“Who shall lay any thing to the charge of God’s elect? It is God that justifieth.” (Romans 8:33)
he doctrine of election is a key doctrine of Scripture, but it is also controversial, so any discussion of it should, mostly, let the Scriptures speak for themselves. The Greek and Hebrew words for the “elect” are the same as for the “chosen,” and it is clear that whenever the elect are mentioned, it is God, not man, who has done the choosing.
For example, Christ elected the twelve to be His apostles of His own volition. They are called, in fact, “the apostles whom he had chosen” (Acts 1:2). The Scriptures also speak of “the elect angels” (1 Timothy 5:21) and even of Christ Himself as being the “chief cornerstone, elect, precious” (1 Peter 2:6).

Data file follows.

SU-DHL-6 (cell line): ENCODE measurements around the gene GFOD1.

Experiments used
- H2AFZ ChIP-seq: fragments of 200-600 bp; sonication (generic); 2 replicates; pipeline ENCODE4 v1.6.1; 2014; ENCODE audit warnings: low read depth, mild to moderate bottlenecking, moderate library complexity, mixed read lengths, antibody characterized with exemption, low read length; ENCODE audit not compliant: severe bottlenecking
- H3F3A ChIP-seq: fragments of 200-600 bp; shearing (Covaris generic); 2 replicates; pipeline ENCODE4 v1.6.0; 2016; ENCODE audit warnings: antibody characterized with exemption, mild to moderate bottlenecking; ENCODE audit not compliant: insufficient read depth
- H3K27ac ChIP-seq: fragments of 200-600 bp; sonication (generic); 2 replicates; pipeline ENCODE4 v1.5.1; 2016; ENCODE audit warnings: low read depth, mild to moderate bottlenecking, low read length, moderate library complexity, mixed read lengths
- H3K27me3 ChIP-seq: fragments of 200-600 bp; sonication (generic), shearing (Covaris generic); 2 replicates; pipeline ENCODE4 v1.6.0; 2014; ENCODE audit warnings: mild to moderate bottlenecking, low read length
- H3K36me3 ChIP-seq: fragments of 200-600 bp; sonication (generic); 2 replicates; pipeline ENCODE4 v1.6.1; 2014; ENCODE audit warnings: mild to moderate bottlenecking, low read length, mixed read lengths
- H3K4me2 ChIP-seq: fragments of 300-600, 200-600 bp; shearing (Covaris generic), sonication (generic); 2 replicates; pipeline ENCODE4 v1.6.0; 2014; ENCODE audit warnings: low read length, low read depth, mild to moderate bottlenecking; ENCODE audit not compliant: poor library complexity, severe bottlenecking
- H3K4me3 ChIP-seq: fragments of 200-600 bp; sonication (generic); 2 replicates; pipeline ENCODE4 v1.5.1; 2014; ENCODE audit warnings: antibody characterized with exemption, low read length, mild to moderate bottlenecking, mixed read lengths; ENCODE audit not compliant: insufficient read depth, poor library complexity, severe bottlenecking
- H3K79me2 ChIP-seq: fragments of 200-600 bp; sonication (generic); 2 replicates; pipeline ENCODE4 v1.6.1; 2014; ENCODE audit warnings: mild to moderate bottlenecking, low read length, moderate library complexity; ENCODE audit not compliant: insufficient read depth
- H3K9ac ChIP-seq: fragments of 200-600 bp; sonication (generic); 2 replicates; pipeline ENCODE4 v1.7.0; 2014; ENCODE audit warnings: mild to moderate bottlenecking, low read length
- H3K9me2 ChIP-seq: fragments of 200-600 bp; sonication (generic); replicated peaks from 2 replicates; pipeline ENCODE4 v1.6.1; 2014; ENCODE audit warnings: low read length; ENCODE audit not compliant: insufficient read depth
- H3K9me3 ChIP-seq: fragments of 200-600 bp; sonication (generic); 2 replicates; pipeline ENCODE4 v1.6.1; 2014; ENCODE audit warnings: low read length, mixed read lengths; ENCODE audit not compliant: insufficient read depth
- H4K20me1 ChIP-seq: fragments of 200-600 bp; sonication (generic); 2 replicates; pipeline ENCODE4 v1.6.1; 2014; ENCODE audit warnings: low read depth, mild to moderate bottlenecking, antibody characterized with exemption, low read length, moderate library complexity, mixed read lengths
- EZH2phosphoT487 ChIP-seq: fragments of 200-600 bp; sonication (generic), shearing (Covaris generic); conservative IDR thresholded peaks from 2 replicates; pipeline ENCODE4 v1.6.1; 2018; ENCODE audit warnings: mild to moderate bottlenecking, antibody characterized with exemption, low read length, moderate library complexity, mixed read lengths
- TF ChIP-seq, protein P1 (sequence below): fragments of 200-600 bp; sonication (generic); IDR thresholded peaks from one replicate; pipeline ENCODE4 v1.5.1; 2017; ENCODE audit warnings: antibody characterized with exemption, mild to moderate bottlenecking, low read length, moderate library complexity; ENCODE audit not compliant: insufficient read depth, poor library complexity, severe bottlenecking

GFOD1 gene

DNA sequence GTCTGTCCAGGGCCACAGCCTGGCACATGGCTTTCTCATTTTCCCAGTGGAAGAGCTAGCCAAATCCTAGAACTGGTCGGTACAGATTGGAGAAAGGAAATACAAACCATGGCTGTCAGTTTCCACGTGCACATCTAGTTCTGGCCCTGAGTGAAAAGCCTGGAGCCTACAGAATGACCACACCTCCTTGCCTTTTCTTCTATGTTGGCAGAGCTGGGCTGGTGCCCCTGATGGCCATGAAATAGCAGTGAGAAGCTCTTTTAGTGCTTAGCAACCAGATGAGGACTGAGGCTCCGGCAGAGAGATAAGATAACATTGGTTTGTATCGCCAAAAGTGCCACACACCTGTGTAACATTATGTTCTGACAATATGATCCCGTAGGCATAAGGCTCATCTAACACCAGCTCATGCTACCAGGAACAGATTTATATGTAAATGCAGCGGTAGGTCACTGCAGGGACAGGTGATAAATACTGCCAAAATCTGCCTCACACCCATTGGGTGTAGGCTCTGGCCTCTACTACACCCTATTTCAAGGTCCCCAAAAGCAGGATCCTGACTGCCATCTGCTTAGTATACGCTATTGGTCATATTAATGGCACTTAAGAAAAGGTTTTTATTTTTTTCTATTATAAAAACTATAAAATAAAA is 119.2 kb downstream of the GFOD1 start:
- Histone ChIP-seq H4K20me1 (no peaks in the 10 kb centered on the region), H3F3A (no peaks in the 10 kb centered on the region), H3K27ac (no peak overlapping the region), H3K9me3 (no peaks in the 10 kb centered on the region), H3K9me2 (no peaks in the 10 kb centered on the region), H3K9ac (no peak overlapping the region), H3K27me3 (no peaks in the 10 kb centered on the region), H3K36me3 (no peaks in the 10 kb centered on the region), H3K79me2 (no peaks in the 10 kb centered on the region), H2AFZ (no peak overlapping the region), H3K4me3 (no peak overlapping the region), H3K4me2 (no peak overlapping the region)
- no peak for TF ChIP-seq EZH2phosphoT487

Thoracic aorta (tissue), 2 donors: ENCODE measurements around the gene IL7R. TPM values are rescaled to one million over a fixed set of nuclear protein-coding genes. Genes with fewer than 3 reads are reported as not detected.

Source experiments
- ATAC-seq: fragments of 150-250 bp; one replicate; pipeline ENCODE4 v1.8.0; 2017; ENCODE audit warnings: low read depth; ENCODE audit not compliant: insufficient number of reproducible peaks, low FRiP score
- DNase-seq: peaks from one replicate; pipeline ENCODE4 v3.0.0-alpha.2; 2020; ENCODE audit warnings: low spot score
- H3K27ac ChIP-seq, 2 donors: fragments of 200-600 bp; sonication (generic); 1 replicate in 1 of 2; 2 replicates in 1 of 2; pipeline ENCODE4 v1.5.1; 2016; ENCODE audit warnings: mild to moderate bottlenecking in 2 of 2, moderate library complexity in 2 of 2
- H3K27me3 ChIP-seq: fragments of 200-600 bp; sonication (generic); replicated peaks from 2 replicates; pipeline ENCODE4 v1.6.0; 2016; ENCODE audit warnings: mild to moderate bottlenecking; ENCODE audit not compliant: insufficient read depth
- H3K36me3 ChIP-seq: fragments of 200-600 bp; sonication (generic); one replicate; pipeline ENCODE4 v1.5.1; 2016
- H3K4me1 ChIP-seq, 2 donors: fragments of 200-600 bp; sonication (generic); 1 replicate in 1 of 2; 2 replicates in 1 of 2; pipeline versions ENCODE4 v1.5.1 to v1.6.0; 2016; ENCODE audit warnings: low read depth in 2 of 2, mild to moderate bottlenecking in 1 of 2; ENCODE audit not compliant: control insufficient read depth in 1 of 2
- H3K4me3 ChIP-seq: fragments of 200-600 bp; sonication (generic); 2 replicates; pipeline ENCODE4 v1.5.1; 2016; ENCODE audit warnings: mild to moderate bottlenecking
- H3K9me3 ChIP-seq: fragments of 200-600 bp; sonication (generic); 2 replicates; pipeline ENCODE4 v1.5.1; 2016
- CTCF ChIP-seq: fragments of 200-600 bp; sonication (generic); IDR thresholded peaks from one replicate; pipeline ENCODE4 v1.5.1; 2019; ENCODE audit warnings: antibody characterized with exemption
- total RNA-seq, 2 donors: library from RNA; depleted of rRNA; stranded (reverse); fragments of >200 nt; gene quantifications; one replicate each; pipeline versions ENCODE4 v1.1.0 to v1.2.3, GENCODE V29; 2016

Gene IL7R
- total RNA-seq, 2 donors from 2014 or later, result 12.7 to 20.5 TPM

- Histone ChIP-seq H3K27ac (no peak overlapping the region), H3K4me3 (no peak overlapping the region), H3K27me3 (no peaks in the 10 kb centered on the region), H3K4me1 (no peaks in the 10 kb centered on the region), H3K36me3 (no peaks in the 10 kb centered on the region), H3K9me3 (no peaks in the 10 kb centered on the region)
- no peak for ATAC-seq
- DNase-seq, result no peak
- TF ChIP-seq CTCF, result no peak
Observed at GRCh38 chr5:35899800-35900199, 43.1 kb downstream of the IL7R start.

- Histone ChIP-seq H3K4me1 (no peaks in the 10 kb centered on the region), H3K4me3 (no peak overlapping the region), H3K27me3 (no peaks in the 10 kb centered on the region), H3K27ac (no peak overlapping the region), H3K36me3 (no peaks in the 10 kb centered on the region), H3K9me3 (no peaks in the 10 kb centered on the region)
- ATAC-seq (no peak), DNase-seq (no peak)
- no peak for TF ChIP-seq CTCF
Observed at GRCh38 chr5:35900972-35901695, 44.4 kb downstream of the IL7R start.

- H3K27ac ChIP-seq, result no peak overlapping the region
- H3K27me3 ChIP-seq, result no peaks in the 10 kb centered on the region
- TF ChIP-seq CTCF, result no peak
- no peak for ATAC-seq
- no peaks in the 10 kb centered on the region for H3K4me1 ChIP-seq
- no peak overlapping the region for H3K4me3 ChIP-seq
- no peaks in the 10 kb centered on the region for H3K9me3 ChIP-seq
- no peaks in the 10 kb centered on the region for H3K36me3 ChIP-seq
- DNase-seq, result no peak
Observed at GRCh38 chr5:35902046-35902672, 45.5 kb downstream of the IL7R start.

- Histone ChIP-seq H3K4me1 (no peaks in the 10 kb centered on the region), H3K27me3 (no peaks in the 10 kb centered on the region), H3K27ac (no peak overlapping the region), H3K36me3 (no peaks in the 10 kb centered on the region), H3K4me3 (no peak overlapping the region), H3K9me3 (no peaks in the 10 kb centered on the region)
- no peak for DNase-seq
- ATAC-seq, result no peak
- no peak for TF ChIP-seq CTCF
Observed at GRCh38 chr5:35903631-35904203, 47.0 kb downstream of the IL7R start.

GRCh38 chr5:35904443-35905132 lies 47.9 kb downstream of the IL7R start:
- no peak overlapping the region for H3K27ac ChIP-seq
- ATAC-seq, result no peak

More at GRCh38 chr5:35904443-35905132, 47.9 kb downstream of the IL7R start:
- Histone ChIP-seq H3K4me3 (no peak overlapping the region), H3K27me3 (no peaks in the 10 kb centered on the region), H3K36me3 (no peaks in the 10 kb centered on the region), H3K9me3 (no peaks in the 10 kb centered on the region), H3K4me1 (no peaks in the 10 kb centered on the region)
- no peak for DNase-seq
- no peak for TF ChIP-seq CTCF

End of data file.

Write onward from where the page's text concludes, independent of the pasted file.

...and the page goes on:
Most often, however, the term is applied to those who have been saved through faith in Christ and His substitutionary death, and they are said to have been “chosen . . . in him before the foundation of the world” (Ephesians 1:4). Having been chosen, these elect ones are then, in the fullness of time, drawn to Christ. As He said: “No man can come to me, except the Father which hath sent me draw him”; and He also said: “All that the Father giveth me shall come to me; and him that cometh to me I will in no wise cast out” (John 6:44, 37). Finally, to make it crystal clear who does the choosing, Jesus said: “Ye have not chosen me, but I have chosen you, and ordained you, that ye should go and bring forth fruit” (John 15:16).
None of this eliminates our individual responsibility to “make [our] calling and election sure” (2 Peter 1:10), but the grand purpose of this great doctrine is simply this: “Base things of the world, and things which are despised, hath God chosen. . . . That no flesh should glory in his presence” (1 Corinthians 1:28-29). HMM